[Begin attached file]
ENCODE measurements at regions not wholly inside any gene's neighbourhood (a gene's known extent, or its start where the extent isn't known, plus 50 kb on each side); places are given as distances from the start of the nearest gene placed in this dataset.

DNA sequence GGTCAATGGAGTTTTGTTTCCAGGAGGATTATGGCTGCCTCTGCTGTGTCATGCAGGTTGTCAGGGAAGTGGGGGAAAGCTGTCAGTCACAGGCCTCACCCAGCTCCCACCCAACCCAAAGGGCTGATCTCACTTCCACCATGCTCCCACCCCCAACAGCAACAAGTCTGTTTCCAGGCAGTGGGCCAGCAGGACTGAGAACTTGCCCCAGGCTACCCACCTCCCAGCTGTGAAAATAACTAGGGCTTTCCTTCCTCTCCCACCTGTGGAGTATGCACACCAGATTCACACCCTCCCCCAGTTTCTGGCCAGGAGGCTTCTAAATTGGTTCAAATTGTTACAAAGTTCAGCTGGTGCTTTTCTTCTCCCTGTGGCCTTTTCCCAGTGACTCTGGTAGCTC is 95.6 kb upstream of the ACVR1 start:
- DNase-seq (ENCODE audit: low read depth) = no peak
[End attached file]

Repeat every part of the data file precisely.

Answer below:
ENCODE measurements at regions not wholly inside any gene's neighbourhood (a gene's known extent, or its start where the extent isn't known, plus 50 kb on each side); places are given as distances from the start of the nearest gene placed in this dataset.

DNA sequence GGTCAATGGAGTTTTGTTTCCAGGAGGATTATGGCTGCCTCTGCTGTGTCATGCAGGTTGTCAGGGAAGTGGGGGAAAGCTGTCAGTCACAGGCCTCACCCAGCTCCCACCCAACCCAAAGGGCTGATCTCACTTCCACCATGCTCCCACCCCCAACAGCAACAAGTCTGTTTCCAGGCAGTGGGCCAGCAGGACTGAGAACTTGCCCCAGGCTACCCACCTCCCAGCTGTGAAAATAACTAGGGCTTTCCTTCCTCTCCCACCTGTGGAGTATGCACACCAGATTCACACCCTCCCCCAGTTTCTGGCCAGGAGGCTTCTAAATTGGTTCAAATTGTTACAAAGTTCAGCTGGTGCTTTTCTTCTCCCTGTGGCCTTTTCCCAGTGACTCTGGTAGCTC is 95.6 kb upstream of the ACVR1 start:
- DNase-seq (ENCODE audit: low read depth) = no peak